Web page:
So Edmundston was not a hit for us, but at least tiny Florenceville-Bristol, located an hour or so down the road in the middle of New Brunswick, is the French Fry Capital of the World. It used to be just Florenceville, but a few years ago it merged with Bristol. When Port Arthur and Fort William merged they came up with a great name with a lot of punch: Thunder Bay! It was such a great name that Paul Shaffer decided to come from there. But the best the elders of these two little towns could come up with was Florenceville-Bristol. They could have saved a lot of money on their signs if they had come up with something shorter.
It acquired the French Fry Capital of the World honor because McCain Foods started here and it is the largest french fry producer in the world. If you are eating French fries while reading this post, one out of three of them was produced by McCain. And, by the way, stop it. The salt and starch are terrible for you.
It is also the home of the Potato World Museum, the only exclusively tuberous museum in the world, which also includes the Potato World Hall of Recognition. Tammy Fowler, shown here in front of the donor wall, runs the Museum and the adjacent restaurant. She gave me the whole story. Turns out that old man McCain was born here and started a potato company, turning out french fries. The business took off, and they have plants all over the world now. Tammy runs the non-profit museum and restaurant during the tourist season, and the rest of the year she and her husband haul produce all over Canada and the US, especially out west. As a result, she had the most curious and engaging accent that combined her Canadian roots and a western drawl. It was quite lovely. One cannot come to the French Fry Capital of the World without having french fries, so we enjoyed both regular and sweet potato fries:
Had I room, I would have ordered their Iced Chocolate Fries for dessert, or maybe their Iced Caramel Fries. The McCain lab is next door, and I got to wondering why a potato company needs a lab, but I didn’t want to think about that too much, and kept eating my fries. I know, I told you to stop eating your fries and here I am finishing mine. But these are the best in the world so get over it. Or come to Florenceville-Bristol.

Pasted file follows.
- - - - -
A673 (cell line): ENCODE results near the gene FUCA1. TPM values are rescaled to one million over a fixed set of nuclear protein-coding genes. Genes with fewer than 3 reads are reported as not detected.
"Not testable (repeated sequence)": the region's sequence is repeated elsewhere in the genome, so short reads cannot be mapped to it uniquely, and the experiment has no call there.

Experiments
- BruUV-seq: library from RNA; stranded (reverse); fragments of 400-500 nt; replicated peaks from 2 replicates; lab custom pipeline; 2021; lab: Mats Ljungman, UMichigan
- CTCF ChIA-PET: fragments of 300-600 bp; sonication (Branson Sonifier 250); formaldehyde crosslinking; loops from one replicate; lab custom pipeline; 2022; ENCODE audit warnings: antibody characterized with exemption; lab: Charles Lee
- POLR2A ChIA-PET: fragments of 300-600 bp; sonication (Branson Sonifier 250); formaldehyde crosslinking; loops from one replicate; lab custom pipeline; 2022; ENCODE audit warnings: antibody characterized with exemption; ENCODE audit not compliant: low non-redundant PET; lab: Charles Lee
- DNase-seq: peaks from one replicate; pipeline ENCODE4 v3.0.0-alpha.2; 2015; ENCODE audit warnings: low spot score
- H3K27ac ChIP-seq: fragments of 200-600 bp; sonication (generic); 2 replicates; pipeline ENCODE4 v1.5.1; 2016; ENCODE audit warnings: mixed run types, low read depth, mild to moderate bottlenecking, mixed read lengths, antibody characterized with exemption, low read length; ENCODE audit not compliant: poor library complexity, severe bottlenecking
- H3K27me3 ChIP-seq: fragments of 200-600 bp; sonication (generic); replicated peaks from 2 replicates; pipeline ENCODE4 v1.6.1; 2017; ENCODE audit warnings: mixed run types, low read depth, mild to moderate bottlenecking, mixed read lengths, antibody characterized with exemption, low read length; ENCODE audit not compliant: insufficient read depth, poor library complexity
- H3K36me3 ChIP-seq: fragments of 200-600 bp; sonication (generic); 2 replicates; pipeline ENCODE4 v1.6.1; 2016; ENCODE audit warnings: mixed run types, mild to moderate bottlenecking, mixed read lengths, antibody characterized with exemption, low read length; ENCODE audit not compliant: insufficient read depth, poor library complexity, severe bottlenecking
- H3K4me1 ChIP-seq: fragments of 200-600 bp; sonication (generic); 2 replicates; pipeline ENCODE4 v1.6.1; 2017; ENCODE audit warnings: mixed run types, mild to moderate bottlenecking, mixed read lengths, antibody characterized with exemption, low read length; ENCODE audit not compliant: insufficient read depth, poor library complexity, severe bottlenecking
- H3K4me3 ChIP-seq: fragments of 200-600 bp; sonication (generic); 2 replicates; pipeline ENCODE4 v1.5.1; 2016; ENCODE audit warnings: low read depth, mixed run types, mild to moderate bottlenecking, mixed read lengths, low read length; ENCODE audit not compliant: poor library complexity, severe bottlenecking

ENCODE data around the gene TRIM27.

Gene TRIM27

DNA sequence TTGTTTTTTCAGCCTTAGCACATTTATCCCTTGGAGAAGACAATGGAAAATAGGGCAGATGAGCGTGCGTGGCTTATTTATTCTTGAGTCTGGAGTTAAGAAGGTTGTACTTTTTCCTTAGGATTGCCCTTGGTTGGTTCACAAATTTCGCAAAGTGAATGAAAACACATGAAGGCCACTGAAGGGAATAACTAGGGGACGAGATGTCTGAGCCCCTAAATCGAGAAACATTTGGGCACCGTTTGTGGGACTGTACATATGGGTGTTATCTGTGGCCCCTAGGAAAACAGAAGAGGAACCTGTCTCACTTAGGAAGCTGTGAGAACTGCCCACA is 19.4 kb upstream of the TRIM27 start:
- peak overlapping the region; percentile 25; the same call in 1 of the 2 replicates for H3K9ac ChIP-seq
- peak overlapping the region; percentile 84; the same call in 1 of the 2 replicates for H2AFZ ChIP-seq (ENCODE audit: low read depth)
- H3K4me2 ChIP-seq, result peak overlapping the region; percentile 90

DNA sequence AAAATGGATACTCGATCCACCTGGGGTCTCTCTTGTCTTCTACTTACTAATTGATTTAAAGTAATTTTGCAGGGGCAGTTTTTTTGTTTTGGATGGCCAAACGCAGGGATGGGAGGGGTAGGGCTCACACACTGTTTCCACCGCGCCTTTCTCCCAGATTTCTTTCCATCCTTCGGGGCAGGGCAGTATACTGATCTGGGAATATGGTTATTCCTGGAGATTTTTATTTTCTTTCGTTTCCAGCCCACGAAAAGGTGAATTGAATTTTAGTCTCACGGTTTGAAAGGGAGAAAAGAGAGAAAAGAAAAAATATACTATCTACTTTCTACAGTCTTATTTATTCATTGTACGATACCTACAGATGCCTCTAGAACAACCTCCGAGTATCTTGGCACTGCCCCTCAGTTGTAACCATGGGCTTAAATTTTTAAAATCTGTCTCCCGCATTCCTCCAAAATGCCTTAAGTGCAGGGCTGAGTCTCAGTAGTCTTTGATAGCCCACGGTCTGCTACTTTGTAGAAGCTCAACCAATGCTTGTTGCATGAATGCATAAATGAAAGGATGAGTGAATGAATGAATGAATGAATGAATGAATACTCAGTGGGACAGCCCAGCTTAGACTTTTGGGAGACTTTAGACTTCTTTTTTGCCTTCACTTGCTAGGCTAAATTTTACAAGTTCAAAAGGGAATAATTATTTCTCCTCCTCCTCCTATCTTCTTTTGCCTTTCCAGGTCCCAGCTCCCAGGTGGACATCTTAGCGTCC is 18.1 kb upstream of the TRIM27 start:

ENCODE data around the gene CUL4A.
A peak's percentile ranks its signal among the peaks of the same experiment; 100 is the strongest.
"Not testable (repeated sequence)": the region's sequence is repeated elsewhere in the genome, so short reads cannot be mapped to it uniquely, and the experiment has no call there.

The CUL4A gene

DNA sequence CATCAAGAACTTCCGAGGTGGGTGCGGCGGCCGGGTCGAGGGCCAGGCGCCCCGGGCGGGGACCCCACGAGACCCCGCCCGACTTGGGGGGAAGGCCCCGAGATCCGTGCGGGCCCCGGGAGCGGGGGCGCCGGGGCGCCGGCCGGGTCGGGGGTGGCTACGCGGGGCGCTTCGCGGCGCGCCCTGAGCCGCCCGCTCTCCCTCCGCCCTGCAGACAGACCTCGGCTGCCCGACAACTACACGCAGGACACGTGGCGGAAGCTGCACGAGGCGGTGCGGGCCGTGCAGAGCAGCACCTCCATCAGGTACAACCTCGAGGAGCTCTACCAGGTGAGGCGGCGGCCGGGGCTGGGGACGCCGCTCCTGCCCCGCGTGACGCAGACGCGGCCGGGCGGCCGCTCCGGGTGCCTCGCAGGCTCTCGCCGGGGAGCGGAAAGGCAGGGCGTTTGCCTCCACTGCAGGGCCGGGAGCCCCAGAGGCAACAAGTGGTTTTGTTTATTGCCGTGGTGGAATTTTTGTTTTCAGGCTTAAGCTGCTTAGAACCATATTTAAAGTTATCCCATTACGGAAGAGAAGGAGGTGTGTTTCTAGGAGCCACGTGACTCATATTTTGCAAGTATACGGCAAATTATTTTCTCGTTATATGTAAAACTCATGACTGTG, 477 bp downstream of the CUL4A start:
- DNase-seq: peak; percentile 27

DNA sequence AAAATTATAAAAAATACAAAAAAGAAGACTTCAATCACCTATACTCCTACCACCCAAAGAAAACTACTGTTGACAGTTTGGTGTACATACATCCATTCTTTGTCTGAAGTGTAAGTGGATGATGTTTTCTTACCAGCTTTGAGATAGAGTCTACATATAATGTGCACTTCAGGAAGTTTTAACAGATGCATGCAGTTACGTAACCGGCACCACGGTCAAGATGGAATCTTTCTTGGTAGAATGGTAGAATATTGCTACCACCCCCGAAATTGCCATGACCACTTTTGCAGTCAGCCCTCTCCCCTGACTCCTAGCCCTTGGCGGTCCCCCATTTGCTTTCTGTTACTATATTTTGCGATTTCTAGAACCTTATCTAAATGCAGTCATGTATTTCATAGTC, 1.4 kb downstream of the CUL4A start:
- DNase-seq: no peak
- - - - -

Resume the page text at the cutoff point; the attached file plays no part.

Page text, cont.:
That was originally going to be the end of the post, but then I saw an article in the national newspaper Globe & Mail highlighting the hot water you get into when you marry potato money. Canada is in the middle of tax reform, and the tax proposal of head tax dude and finance minister, Bill Morneau, would hit small businesses but shield family trusts and corporations from increases. You’ll never guess who is a beneficiary of such trusts and corporations. OK, you figured it out, but can you guess why? Morneau married Nancy McCain, and now has substantial wealth in a McCain family trust and various McCain corporations. So, eat the fries, but marry for love.
On the way out of New Brunswick, we stopped at the Green Pig Country Market and mega-marshmallow farm. I bought some butter tart squares, and asked the baker who came up that idea. “I did,” she said proudly. I asked to take a picture of her, and she turned me down. First time that’s happened. I am losing my touch.
Why the name “Green Pig?” Daisy Lewis, born in 1911 and now passed on, started the place with husband Stewart. It was a busy and popular spot, where you could buy candies, odds and ends, and great pies. One day, according to the official Green Pig History, “Stewart came home with a whole bundle of sickly green paint. ‘It was on sale’ he said. So they painted the whole store with it, therefore the nickname ‘the Green pig.'”
OK, there is a logical flaw here, in that naming something a pig does not necessarily follow from painting that something green, but it does give me the opportunity to show a picture of the lovely Daisy who is no longer around to turn me down.